LOS ANGELES — Tobe Hooper, the horror-movie pioneer whose low-budget sensation “The Texas Chain Saw Massacre” took a buzz saw to audiences with its brutally frightful vision, has died. He was 74.

The Los Angeles County coroner’s office Sunday said Hooper died Saturday in the Sherman Oaks area of Los Angeles. It was reported as a natural death.

Along with contemporaries like George Romero and John Carpenter, Hooper crafted some of the scariest nightmares that ever haunted moviegoers.

Hooper directed 1982’s “Poltergeist” from a script by Steven Spielberg, and helmed the well-regarded 1979 miniseries “Salem’s Lot” from Stephen King’s novel.

Hooper was a little-known filmmaker of documentaries and TV commercials when he made his most famous work: 1974’s “The Texas Chain Saw Massacre.” He made it for less than $300,000 in his native Texas, and yet it became one of the most influential films in horror: a slasher film landmark.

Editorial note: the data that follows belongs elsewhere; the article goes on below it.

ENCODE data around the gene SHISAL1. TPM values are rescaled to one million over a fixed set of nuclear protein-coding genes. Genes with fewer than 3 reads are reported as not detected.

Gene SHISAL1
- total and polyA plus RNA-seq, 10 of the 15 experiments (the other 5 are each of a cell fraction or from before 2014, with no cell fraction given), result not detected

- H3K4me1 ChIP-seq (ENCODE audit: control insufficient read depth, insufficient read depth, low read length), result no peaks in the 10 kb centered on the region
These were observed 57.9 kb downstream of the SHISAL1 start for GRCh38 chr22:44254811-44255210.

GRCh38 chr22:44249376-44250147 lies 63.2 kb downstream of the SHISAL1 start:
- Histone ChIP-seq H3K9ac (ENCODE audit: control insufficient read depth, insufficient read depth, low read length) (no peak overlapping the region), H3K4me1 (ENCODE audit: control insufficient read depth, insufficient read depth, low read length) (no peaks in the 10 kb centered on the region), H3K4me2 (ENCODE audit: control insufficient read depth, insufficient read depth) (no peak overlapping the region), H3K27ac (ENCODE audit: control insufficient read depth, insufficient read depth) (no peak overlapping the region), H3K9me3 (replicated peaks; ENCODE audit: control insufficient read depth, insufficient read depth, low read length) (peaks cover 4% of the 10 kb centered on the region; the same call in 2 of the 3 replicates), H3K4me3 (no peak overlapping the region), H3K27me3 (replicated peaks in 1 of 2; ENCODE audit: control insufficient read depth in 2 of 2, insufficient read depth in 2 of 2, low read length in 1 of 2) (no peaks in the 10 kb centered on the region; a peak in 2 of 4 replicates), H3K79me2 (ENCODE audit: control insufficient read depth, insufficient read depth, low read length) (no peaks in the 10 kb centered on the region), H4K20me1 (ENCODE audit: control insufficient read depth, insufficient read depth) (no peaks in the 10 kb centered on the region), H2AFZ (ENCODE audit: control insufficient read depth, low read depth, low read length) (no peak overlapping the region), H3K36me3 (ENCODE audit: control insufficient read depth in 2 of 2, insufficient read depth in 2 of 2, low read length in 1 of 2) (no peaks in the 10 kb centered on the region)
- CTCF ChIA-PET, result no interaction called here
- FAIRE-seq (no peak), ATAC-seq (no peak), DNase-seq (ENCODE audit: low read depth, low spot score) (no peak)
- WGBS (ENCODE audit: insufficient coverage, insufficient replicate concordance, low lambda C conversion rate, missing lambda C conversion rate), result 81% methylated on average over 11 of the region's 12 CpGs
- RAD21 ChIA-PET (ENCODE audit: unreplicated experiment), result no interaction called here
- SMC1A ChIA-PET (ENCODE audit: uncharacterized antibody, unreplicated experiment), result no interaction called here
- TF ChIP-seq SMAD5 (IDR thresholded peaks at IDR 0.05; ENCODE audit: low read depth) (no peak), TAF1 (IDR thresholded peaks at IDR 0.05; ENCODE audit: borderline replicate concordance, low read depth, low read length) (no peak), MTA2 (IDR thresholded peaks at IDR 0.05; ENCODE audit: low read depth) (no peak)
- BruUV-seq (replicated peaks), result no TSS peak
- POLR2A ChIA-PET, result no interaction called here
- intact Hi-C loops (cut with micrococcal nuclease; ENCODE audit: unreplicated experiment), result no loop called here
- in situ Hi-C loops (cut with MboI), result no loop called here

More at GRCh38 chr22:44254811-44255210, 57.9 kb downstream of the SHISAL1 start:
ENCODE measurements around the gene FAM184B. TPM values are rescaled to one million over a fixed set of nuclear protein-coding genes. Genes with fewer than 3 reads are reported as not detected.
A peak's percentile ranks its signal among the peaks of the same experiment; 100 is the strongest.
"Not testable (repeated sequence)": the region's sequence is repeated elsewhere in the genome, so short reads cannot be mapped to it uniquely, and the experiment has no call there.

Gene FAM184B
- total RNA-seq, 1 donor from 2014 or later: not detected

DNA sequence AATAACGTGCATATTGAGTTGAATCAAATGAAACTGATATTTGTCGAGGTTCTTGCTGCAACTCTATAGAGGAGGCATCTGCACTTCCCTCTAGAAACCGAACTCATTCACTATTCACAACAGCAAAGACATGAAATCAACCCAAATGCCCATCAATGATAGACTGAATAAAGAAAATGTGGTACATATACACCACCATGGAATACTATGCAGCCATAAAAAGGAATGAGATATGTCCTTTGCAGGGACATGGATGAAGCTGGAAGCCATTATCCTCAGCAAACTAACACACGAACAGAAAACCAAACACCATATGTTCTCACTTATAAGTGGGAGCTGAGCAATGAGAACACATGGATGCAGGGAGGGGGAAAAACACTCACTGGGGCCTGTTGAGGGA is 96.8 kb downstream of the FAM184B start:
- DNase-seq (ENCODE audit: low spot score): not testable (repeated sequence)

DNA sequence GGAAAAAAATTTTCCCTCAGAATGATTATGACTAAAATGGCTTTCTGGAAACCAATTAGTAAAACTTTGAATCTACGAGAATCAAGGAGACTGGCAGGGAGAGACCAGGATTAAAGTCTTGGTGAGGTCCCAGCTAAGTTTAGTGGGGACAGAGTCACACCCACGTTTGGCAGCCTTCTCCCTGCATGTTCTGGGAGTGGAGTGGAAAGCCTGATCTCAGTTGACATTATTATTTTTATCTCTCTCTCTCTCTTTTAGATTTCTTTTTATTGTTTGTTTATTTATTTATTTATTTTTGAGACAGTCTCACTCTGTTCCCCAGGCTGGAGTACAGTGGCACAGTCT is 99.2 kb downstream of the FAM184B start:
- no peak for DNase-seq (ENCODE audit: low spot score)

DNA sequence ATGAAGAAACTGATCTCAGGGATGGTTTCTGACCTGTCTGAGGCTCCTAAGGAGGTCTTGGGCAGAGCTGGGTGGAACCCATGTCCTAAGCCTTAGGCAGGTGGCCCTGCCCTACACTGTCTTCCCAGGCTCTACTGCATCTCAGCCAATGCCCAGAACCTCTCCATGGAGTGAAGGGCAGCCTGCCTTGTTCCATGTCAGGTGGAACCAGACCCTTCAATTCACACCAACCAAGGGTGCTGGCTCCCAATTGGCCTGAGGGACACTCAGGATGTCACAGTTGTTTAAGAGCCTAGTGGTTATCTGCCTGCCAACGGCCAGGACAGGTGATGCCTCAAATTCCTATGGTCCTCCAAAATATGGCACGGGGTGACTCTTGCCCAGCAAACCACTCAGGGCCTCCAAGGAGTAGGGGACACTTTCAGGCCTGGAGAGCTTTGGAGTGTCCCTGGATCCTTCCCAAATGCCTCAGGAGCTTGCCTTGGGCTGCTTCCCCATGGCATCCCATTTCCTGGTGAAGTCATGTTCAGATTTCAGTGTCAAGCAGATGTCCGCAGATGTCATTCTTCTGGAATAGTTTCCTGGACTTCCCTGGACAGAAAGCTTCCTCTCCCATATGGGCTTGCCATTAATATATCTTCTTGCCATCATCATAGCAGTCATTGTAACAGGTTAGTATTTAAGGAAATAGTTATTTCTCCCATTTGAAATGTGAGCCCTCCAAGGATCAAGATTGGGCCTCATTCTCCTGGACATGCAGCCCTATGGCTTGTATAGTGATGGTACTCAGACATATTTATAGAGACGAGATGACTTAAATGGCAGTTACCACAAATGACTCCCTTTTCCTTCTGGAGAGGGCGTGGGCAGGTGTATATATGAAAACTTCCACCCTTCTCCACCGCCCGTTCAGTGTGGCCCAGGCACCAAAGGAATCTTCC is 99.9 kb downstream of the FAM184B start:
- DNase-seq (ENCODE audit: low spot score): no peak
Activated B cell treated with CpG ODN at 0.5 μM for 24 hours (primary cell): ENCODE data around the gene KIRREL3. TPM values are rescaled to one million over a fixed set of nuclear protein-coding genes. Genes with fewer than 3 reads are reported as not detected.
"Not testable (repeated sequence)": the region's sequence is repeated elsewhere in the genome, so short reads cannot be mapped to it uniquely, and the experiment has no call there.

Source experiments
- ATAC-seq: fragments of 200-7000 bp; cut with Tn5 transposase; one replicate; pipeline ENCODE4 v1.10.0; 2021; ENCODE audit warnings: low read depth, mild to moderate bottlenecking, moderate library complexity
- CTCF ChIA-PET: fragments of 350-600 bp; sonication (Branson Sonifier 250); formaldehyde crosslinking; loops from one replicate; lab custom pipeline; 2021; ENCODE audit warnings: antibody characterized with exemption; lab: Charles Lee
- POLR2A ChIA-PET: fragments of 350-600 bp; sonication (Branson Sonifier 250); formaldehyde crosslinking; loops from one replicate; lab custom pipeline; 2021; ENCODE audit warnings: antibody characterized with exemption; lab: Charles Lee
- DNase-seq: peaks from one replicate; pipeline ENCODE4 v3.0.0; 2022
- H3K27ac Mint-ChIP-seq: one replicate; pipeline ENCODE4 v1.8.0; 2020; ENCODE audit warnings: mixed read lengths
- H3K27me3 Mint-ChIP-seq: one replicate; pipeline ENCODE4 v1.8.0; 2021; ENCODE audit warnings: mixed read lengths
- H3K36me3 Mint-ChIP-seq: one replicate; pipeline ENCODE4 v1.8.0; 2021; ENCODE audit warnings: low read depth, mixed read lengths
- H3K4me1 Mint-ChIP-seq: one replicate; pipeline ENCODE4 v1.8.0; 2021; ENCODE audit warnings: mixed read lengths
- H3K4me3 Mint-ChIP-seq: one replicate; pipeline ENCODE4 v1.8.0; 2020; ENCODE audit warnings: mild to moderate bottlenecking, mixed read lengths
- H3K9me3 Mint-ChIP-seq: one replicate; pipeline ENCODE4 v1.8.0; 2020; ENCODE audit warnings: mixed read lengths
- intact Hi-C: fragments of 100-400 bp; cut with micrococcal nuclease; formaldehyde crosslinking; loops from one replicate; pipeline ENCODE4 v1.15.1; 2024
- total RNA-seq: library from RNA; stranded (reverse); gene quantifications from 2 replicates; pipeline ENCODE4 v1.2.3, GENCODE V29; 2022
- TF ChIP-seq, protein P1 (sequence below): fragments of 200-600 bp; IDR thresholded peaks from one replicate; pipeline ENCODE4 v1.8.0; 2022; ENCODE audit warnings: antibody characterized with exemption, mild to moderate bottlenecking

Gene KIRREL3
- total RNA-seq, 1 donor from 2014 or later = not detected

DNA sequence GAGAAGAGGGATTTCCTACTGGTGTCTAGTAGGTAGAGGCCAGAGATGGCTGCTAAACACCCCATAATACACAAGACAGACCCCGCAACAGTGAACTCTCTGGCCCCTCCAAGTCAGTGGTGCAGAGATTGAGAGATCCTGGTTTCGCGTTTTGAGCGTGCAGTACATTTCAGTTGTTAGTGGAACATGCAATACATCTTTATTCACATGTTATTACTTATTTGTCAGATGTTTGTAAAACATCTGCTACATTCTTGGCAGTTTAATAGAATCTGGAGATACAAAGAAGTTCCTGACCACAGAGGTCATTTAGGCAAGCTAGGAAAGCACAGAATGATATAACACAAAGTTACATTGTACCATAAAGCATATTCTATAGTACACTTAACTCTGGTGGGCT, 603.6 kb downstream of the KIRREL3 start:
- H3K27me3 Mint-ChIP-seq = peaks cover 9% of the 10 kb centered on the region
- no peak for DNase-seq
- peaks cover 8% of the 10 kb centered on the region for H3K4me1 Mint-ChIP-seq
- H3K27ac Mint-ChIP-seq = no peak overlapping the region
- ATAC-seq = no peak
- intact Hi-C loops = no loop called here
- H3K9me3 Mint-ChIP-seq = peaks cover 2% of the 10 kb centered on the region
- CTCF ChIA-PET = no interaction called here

Marketed as based on a true story, “Texas Chain Saw Massacre” is about a group of friends who encounter a family of cannibals in Central Texas. The central villain, Leatherface (played by Gunnar Hansen) was loosely based on serial killer Ed Gein, but the tale was otherwise fiction. Hooper, whose inspiration struck while looking at chain saws in a department store, considered the film a political one – a kind of shock to ’70s malaise. The film’s cannibals are out of work, their slaughterhouse jobs having been replaced by technology.

Several countries banned the film, though the independent film – aided by its gory reputation and lightning fast word-of-mouth – grossed $30.8 million, playing for eight years in drive-ins and theaters. Still, “The Texas Chain Saw Massacre” wasn’t as explicitly grisly as it was reputed to be.